"From Sweden to New York, from New York to UK"
(Via West Virginia)
To us old romantics an original GOYA is something you
shouldn't just hang on the wall...
But this little sparkler (A Goya R80) flew the light romantic all the way
from West Virginia.
No wear on the frets, and bright pearly magic gives way to deep red glistening sparkles.
Click any thumbnail picture
for a larger version - throughout the page below...
Fortunately the Case wore the years more than the contents...
The range of Hagstrom sparkle guitars was fairly unique, although similar finishes were also produced in Italy. Despite the roughly LP shape, the styling and materials express an individuality much lost in more recent guitar production. The idea of applying bright finishes probably stemmed from many years of accordion production, which started in the 1920's.
There are glitter guitars still manufactured, but most are much cheaper in construction, and without the individual elements such as the interchangeable pickup units, and lacking in Mahogany which underpins the models produced by Hagstrom. They will often make reference to these original pieces of art. To read more about this, and the materials used, please refer to the link below (EDP46).
At over forty years of age, many of the Hagstrom models can suffer binding separation due to body shrinkage and discoloration due to environmental and physical damage, and those tuner machine heads if not well maintained have often been replaced.
PS: They're also great fun - and capable players!
For a more generalised
overview of the Hagstrom Standard and Deluxe range (which was produced mainly
under the Hagstrom name), between the years 1958 and 1963, see the page
also some stunning examples on the dedicated Visitors page
This Canadian band, April Wine, was popular in the US and Canada. Their third record, Electric Jewels, had an illustration of a Goya on the cover and a photo of the Goya on the back. See attachment.
Allmusic.com reviews the record.
With April Wine's third release, the band was just beginning to make a real name for itself, thanks to "You Could Have Been a Lady"'s Top 40 marking on the charts the previous year. Electric Jewels didn't spark a hit, although the power-driven guitar punch of "Weeping Widow" gained a moderate amount of radio play in Canada, as did the semi-ballad "Lady Run, Lady Hide." This album, like most of April Wine's early material, consisted of a three-tiered formula; two or three strong tracks, two or three so-so rock and rollers or ballads, and two or three unnecessary time fillers. As far as the band's lineup goes, both David and Ritchie Henman had left, replaced by guitarist Gary Moffet, and Gerry Mercer, who took over the drumming duties — and Moffet's playing does give April Wine an added boost, which is noticeable on a number of cuts. "I Can Hear You Callin'" and "Just Like That" show the greatest potential outside of "Weeping Widow" and "Lady Run, Lady Hide," but both Goodwyn and the rest of the band were still experimenting with their writing, and, more importantly, how heavy of a rock band they were going to be. When all is said and done, the better tracks from Electric Jewels and the two albums that precede it can best be heard on most of April Wine's compilations.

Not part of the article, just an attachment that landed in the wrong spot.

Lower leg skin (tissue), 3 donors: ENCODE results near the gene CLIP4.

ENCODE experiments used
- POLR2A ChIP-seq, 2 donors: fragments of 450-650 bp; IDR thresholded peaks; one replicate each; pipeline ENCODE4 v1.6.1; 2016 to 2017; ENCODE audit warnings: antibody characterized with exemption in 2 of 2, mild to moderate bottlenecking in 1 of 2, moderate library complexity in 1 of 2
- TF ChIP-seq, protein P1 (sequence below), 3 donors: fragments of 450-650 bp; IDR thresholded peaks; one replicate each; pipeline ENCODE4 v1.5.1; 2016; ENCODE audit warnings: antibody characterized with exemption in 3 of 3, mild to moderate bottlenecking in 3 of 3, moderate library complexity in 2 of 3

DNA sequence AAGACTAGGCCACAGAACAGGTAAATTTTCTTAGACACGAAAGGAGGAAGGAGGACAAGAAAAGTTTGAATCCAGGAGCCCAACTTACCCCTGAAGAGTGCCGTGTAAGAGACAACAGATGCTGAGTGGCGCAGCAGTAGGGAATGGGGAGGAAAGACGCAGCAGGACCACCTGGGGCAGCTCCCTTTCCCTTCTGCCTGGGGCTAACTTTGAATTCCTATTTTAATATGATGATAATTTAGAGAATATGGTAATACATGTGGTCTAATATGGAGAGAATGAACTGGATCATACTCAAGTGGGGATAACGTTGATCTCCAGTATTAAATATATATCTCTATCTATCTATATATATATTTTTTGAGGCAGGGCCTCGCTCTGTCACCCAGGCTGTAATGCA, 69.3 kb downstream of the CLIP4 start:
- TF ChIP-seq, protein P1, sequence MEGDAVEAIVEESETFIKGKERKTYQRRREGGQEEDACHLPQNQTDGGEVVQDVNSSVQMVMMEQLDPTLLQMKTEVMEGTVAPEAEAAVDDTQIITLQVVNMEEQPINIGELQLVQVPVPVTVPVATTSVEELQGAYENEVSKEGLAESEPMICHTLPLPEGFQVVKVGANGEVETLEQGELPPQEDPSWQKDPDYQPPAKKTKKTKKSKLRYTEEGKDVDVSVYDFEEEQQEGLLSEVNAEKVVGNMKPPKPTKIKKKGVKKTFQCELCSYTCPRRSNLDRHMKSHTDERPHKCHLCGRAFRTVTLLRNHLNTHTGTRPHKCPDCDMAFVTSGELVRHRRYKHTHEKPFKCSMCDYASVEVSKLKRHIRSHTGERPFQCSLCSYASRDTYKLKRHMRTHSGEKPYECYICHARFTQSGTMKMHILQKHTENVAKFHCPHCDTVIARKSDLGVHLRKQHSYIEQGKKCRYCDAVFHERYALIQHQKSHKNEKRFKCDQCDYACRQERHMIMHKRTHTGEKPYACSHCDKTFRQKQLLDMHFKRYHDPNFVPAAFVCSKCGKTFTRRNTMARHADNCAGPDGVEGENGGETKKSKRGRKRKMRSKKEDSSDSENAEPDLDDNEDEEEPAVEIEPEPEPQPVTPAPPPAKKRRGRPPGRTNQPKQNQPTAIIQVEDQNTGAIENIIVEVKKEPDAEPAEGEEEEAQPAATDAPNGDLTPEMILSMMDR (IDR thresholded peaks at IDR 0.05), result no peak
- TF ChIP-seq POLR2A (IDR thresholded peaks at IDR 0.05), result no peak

Band Bio (from allmusic.com)
April Wine formed in late 1969 in Halifax, Nova Scotia, but vocalist/guitarist Myles Goodwyn, guitarist David Henman, drummer Ritchie Henman and bassist Jimmy Henman soon moved to Montreal. "Fast Train," their first hit, appeared in 1971, the same year as the self-titled debut album. Jimmy Henman left soon after and was replaced by Jimmy Clench. The next year brought the band's first Canadian number one single, "You Could Have Been a Lady," from On Record. David and Ritchie Henman left before the next album, Electric Jewels, could be recorded; they were replaced by Jerry Mercer and Gary Moffet. After April Wine Live (1974) and Stand Back (1975), Steve Lang replaced Clench, who left to join Bachman-Turner Overdrive and later Loverboy. In 1976, The Whole World's Goin' Crazy became the first Canadian album to go platinum and their resulting tour was the first to gross one million dollars. Forever for Now appeared in 1976, followed by April Wine Live at the El Mocambo in 1977. Guitarist Brian Greenway was added that same year, making the band a sextet. After 1978's First Glance and 1979's Harder...Faster, "Just Between You and Me" became April Wine's biggest U.S. hit. The single (one of three Top 40 American singles by the band) propelled 1981's Nature of the Beast to platinum-record status. Power Play followed in 1982, and 1984's Animal Grace was their last album. Myles Goodwyn recorded his first self titled solo album in 1988. Four years later, all the original members joined for a Canadian tour, which convinced them to resume recording. "If You Believe in Me," the band's first single in eight years, was followed by 1993's Attitude.
CLICK FOR HAGSTROM VISITORS PAGES
January 2003. All rights reserved Hagstrom.org.uk, all references to Goya Guitars and Goya art acknowledged.
contributions or comments about this web site are welcome. All
Presentations are Copyright © 2001-2013
Hagstrom.org.uk - Hagstrom UK
|There's nothing like a REAL original Swedish made Hagstrom (and there are loads around), but if it 'floats your boat', or you can't find an original then who are we to say?|
Plenty has been said already and